Q: Did you spend any time with actual street kids to get into the mindset for Twitch?
A: No, but that would have been amazing. I live in London so… I did a little research into that world and obviously they based a lot of it on the documentary Streetwise. So there are things to go on, which helped understand what these kids go through, what their lives are like.
Q. Was it hard to master an American accent?
A: Growing up in London, we’re so exposed to Hollywood and American cinema. Ninety percent of the movies I watched were American, so we’re already exposed to the accent. It was definitely something that came quite naturally. I think the biggest thing was getting into more of the street talk, the kind of sharper, street rhythm. To practice, I stayed in the accent for a long time when I got out here. It started as a set thing, and then I spent a bit of time on my own. I didn’t have family or friends or my girlfriend out here yet, so I was like, you know what, why not? If I can get it to the point where I’m so comfortable talking to people, then I’ll know it’s really strong.
Q: Are there experiences from your own life that you drew on to play Twitch?
A: The only thing that I can relate to is that driving for that dream, the wanting to become an actor, which is what I did for years. But besides that, his whole life has been completely different than mine. I had a very fairy tale childhood. I have a wonderful family and an incredible amount of friends and wonderful support, whereas Twitch is kind of the opposite. He’s never had anybody, and he’s been on his own on the streets.
Q: If you were to give Twitch advice about an acting career, what would you say?
A: The best thing you can do is be as prepared as possible. Be on time. Always know your lines. Be nice and be friendly. And just work hard. I feel like for a lot of people going into acting, there’s a lot they don’t realize about how much time you have to put into it. The people at the top are at the top obviously because they’re very talented, but also because they work their asses off. I think Twitch’s mind is in the right place, but I think maybe too much is resting on his ego.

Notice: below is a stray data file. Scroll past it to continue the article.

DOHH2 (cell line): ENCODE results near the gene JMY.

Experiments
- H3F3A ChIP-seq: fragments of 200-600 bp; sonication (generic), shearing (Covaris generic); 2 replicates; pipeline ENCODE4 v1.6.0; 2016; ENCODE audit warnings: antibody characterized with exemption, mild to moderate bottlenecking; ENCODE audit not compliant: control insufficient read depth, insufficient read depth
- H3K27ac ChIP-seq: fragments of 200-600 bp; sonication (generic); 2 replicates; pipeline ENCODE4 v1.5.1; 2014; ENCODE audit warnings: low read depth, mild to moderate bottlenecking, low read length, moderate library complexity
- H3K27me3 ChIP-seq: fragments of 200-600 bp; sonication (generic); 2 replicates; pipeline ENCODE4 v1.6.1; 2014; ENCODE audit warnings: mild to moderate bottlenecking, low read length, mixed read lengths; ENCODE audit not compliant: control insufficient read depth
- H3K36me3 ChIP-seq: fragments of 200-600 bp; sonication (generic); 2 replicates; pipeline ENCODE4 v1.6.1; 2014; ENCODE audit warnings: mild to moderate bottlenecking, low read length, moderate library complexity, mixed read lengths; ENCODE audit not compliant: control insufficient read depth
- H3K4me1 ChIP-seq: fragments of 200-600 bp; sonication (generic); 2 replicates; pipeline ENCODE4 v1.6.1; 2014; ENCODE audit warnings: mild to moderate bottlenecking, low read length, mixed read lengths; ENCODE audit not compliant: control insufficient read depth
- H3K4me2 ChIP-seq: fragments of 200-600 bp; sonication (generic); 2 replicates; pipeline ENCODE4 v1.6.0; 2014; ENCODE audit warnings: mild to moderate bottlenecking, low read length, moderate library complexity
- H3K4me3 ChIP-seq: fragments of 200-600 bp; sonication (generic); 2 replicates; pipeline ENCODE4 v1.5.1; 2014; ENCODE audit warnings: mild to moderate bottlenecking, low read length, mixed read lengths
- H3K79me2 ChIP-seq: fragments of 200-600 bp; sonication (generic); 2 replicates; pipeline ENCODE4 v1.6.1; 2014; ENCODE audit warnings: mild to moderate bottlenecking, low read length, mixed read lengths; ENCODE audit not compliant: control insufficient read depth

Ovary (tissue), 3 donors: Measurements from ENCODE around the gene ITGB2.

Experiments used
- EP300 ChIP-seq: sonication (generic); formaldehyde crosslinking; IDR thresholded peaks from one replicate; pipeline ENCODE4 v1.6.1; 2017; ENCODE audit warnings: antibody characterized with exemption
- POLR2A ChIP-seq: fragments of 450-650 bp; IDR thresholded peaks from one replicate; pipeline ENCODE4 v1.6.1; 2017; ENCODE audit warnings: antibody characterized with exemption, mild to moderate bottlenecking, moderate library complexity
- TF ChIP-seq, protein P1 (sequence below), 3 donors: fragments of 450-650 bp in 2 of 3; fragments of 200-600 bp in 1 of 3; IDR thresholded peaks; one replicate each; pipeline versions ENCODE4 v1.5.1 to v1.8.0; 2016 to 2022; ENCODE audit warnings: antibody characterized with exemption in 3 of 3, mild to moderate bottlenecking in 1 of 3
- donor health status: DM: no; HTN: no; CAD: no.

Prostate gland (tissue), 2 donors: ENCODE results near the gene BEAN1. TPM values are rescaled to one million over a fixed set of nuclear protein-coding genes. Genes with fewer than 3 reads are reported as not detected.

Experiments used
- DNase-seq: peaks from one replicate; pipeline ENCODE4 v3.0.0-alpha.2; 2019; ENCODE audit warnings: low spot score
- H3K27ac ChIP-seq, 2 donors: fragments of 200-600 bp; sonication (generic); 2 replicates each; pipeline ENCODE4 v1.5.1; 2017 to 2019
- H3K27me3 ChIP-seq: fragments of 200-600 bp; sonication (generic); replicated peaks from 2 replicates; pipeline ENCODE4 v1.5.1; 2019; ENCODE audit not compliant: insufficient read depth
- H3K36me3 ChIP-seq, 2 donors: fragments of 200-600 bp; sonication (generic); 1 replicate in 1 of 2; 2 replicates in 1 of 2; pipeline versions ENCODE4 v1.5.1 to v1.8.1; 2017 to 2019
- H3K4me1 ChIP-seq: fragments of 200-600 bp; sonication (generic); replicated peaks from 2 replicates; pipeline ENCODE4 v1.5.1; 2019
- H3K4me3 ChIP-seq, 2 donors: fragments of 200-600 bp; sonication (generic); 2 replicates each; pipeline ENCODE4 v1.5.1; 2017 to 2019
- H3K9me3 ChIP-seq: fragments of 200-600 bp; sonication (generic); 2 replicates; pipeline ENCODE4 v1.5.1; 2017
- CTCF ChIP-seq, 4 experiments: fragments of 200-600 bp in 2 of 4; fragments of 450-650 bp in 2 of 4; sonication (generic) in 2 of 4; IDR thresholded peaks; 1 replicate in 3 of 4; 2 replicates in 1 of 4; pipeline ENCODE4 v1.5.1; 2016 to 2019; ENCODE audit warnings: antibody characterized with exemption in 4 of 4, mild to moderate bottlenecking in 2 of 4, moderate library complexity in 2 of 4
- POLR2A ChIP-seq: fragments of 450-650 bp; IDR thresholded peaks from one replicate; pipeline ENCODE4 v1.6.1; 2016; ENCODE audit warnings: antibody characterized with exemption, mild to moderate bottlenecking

A: On my first day filming on The Killing, it was so exciting. Just hearing the accents, it was like, “Wow.” But when it comes down to it, it’s pretty much the same. One thing is different though: As a whole, Canadian people and American people that I’ve met tend to be a bit more positive and upbeat than British people. That’s really the only difference.
Q: You’re 22. What’s the best part of working on a set with a lot of other young actors?
A: I’m 22 years old and I’m playing a 17-year-old. The other actors are really young – Julia is in her teens and Bex is 18. They’re only a few years younger than me, but a lot happens in those few years. From 18 to 22, I’ve grown up a hell of a lot. And it’s nice getting to work with young actors in a scene, because it helps you get into that young mindset when you’re hanging out with them. As an actor, you always can learn from anyone, even if they’re younger.
Q:Were Twitch’s moments on a skateboard performed by you or a stuntman?
A: I used to skate all the time when I was young. I’m talking about when I was around 14, so nearly ten years ago. The muscle memory was still there in terms of being able to move on the board and skate around, but as soon as it came to doing some tricks, the fear kicked in. I was thinking, “I could land on my face really easily right now.” But I didn’t have to do anything too taxing, and that was all me, I’m proud to say.